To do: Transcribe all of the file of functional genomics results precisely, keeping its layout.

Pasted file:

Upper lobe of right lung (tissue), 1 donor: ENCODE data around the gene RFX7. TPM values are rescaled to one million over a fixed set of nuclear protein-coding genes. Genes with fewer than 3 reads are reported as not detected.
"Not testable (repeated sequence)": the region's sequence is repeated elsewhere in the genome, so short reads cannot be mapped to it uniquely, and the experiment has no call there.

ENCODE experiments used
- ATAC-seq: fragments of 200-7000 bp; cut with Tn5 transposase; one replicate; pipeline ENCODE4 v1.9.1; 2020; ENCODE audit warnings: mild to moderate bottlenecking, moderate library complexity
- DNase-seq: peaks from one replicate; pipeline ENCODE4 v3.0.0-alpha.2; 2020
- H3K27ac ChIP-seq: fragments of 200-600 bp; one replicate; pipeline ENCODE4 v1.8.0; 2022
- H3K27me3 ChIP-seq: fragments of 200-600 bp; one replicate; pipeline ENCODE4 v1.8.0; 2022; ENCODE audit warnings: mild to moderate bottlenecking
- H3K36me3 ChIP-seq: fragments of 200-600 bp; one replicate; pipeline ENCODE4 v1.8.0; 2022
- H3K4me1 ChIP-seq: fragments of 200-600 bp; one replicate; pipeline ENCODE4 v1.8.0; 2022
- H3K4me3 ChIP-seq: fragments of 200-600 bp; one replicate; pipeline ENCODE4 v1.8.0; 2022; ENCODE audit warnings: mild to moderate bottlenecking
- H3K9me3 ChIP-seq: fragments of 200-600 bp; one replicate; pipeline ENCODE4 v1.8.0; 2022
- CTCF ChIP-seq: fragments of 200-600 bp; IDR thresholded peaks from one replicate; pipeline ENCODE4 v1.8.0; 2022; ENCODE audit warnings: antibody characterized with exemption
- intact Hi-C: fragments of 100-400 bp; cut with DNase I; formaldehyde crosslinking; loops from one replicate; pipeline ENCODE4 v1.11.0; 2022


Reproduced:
Upper lobe of right lung (tissue), 1 donor: ENCODE data around the gene RFX7. TPM values are rescaled to one million over a fixed set of nuclear protein-coding genes. Genes with fewer than 3 reads are reported as not detected.
"Not testable (repeated sequence)": the region's sequence is repeated elsewhere in the genome, so short reads cannot be mapped to it uniquely, and the experiment has no call there.

ENCODE experiments used
- ATAC-seq: fragments of 200-7000 bp; cut with Tn5 transposase; one replicate; pipeline ENCODE4 v1.9.1; 2020; ENCODE audit warnings: mild to moderate bottlenecking, moderate library complexity
- DNase-seq: peaks from one replicate; pipeline ENCODE4 v3.0.0-alpha.2; 2020
- H3K27ac ChIP-seq: fragments of 200-600 bp; one replicate; pipeline ENCODE4 v1.8.0; 2022
- H3K27me3 ChIP-seq: fragments of 200-600 bp; one replicate; pipeline ENCODE4 v1.8.0; 2022; ENCODE audit warnings: mild to moderate bottlenecking
- H3K36me3 ChIP-seq: fragments of 200-600 bp; one replicate; pipeline ENCODE4 v1.8.0; 2022
- H3K4me1 ChIP-seq: fragments of 200-600 bp; one replicate; pipeline ENCODE4 v1.8.0; 2022
- H3K4me3 ChIP-seq: fragments of 200-600 bp; one replicate; pipeline ENCODE4 v1.8.0; 2022; ENCODE audit warnings: mild to moderate bottlenecking
- H3K9me3 ChIP-seq: fragments of 200-600 bp; one replicate; pipeline ENCODE4 v1.8.0; 2022
- CTCF ChIP-seq: fragments of 200-600 bp; IDR thresholded peaks from one replicate; pipeline ENCODE4 v1.8.0; 2022; ENCODE audit warnings: antibody characterized with exemption
- intact Hi-C: fragments of 100-400 bp; cut with DNase I; formaldehyde crosslinking; loops from one replicate; pipeline ENCODE4 v1.11.0; 2022